100 million BAM alignments from an exome capture experiment. Whereas in
    version 2.16.2 this wuld have taken 80 minutes, *it now takes 80 seconds*.

    It would be great if bedops (and/or bedtools) would support the various
    binary UCSC formats (bigBed and bigWig).
    As those formats already contain sorted content, I guess not much code of
    bedops would need to change.
    Op woensdag 11 december 2013 01:23:35 UTC+1 schreef Alex Reynolds:


    Alex Reynolds <> Dec 23 06:10PM -0800  

    While a few other binary formats might provide finer-grained access to genomic regions, there is a lot more storage overhead with the indices that these formats need to carry alongside the actual genomic data.
    Starch provides fast access to per-chromosome regions of data with very little index overhead, relatively speaking. Literally on the order of a few kilobytes in Starch, compared with tens to hundreds of megabytes with alternative formats, depending on how much data is being compressed. While insignificant for a few files, for hundreds and thousands of archives, this extra space savings can be very useful.
    More than just efficient archival of BED data, Starch also precomputes useful statistics for sequencing analysis, providing instantaneous access to element counts, base counts, and unique base counts on a per-chromosome and whole archive basis.
    Starch also provides a way to tag archives with open-ended metadata that can be used for marking them up with useful, descriptive information about the experiment, data provenance, lab equipment, etc. I don't believe other formats provide these options.
    As always, you should choose the data formats that work best for your workflow.


    Alex Reynolds <> Dec 23 06:25PM -0800  

    > It would be great if bedops (and/or bedtools) would support the various binary UCSC formats (bigBed and bigWig).
    > As those formats already contain sorted content, I guess not much code of bedops would need to change.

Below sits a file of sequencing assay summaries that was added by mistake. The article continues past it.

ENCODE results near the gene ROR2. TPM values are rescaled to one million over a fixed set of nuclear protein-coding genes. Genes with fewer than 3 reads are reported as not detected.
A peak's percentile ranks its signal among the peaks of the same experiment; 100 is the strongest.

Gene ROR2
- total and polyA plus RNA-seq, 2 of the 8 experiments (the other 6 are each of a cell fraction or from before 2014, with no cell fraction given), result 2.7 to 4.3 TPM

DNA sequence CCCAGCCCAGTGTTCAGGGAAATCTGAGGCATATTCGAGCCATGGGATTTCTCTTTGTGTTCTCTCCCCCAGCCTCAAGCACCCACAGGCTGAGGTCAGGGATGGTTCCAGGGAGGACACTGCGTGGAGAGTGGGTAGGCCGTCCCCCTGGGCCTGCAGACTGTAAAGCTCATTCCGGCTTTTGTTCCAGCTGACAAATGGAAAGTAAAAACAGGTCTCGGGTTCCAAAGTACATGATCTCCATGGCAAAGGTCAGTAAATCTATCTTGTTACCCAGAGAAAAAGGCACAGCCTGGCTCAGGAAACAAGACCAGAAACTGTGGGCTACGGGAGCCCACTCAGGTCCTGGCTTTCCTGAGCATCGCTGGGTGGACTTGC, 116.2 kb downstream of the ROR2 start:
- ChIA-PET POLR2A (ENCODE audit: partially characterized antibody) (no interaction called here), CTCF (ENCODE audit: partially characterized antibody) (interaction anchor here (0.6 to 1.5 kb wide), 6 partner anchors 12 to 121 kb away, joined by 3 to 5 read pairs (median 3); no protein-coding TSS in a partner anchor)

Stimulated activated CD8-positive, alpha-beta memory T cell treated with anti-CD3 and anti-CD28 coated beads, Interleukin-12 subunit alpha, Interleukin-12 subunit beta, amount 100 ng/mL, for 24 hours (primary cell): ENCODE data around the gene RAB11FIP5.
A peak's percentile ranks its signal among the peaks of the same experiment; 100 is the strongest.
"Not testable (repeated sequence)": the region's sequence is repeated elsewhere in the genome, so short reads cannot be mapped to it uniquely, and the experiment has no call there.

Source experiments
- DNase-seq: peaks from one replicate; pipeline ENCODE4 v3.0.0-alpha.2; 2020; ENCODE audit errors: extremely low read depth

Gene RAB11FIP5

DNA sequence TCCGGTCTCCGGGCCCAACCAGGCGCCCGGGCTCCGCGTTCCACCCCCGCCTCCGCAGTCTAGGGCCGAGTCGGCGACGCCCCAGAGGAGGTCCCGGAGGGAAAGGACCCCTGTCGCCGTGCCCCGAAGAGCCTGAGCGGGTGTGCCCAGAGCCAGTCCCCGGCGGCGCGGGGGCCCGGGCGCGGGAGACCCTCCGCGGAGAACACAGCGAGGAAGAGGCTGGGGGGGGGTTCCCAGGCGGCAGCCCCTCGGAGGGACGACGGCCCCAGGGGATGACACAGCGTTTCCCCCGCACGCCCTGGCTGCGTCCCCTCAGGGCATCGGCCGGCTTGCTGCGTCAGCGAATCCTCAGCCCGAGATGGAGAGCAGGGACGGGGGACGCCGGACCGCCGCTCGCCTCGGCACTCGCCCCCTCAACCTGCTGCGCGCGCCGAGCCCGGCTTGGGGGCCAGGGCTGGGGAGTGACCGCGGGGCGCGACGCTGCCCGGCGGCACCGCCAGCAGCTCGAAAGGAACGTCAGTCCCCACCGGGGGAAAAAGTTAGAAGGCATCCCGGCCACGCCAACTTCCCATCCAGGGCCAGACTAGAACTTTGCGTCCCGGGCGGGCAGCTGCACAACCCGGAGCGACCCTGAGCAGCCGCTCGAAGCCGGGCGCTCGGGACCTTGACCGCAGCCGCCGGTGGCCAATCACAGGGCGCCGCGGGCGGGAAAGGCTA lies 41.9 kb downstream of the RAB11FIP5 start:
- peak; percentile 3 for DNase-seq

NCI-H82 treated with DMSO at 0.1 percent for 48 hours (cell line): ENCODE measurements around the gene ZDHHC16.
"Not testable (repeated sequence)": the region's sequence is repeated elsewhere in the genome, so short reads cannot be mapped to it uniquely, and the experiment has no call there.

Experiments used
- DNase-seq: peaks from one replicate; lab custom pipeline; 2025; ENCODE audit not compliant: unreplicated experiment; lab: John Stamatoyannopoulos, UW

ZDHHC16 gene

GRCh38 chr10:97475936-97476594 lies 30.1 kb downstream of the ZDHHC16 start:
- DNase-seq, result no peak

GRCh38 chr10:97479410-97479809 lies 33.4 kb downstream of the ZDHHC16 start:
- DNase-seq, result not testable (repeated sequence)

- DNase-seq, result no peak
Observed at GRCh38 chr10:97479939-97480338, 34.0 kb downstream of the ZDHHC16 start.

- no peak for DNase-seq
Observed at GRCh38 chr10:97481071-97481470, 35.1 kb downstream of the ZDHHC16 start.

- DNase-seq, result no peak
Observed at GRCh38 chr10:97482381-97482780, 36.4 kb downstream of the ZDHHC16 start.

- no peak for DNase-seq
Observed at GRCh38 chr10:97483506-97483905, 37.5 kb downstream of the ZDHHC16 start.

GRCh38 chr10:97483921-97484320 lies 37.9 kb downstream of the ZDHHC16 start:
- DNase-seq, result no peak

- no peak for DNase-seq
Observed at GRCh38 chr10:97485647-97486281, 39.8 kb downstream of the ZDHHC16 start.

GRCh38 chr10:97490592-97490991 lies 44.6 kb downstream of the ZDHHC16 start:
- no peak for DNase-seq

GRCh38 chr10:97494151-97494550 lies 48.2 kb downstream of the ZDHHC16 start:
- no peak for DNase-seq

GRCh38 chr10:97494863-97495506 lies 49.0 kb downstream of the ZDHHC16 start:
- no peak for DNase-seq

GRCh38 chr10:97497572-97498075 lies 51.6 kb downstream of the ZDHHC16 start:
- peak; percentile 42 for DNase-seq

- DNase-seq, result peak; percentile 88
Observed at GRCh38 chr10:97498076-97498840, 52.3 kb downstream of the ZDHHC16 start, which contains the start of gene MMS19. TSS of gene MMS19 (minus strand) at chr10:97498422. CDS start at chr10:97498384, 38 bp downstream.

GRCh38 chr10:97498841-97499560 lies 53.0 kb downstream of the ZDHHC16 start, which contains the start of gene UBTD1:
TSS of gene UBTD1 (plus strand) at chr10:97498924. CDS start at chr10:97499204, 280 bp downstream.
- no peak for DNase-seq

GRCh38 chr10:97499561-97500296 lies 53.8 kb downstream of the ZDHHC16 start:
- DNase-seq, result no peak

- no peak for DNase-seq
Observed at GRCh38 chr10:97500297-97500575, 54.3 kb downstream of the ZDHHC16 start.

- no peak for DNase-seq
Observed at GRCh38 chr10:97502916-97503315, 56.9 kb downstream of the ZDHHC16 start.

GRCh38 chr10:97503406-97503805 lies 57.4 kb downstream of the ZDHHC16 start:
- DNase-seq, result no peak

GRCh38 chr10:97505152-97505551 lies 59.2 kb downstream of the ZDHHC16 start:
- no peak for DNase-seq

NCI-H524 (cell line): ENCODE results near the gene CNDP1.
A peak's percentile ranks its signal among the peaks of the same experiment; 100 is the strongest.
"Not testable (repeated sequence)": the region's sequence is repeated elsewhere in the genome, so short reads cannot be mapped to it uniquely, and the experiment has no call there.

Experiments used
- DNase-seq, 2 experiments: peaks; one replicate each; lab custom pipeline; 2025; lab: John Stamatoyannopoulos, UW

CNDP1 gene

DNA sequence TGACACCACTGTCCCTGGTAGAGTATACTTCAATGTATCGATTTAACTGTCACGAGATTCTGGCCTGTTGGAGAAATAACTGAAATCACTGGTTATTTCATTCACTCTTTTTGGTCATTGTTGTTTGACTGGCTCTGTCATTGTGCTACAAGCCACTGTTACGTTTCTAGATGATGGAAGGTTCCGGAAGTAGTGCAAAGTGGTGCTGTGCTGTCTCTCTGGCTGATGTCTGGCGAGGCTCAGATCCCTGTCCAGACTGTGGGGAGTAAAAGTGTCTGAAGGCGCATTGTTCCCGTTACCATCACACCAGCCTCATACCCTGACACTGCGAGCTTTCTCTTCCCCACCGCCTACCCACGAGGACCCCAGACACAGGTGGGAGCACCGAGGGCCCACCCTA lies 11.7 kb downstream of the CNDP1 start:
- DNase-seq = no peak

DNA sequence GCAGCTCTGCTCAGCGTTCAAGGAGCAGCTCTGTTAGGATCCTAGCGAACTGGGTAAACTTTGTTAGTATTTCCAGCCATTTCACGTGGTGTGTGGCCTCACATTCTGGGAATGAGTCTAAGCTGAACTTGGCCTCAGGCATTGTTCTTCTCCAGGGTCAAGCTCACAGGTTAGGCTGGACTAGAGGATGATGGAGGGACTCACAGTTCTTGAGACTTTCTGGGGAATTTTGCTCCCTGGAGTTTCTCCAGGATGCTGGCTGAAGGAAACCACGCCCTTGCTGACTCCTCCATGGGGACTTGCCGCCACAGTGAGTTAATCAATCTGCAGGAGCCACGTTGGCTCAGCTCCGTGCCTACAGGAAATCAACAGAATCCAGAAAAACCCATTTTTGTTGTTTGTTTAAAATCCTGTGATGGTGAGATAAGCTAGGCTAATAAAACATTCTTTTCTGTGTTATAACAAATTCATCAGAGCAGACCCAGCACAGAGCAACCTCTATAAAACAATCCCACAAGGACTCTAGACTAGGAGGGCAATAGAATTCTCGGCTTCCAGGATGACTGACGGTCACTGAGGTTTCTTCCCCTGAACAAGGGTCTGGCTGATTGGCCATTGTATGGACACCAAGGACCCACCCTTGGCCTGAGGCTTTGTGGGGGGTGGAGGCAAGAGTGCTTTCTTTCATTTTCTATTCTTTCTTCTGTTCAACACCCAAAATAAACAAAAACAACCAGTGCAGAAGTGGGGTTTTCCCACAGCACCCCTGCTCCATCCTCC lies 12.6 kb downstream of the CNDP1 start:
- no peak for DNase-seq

A core design consideration for BEDOPS is the use of UNIX pipes to handle data flow, particularly standard input and output. Piping makes analysis pipeline design easy and improves performance, by reducing the amount of (slow) disk I/O.
    There are already tools that process bigBed and bigWig data into BED, and so it should be trivial to pipe the output of those tools into BEDOPS tools.
    Specifically, bedops, bedmap and other BEDOPS tools use the hyphen character to replace a filename with standard input.
    So given commands called "foo" and "bar" which print unsorted BED data to standard output, you can easily do the following:
    $ foo | sort-bed - | bedops --range 1000 --everything - > somePaddedData.bed
    $ bar | sort-bed - | bedmap --echo --echo-map-id - anotherDataset.bed > someDataWithOverlappingIDs.bed
    For a real-world application, consider GFF records that you want to count the number of overlaps with BAM-formatted reads. We can use BEDOPS conversion scripts to handle this analysis:
    $ bam2bed < reads.bam > reads.bed
    $ gff2bed < records.gff | bedmap --echo --count - reads.bed > answer.bed
    Using bigBed/bigWig or other format conversion tools that write to standard output, you can integrate their data in similar ways with BEDOPS tools.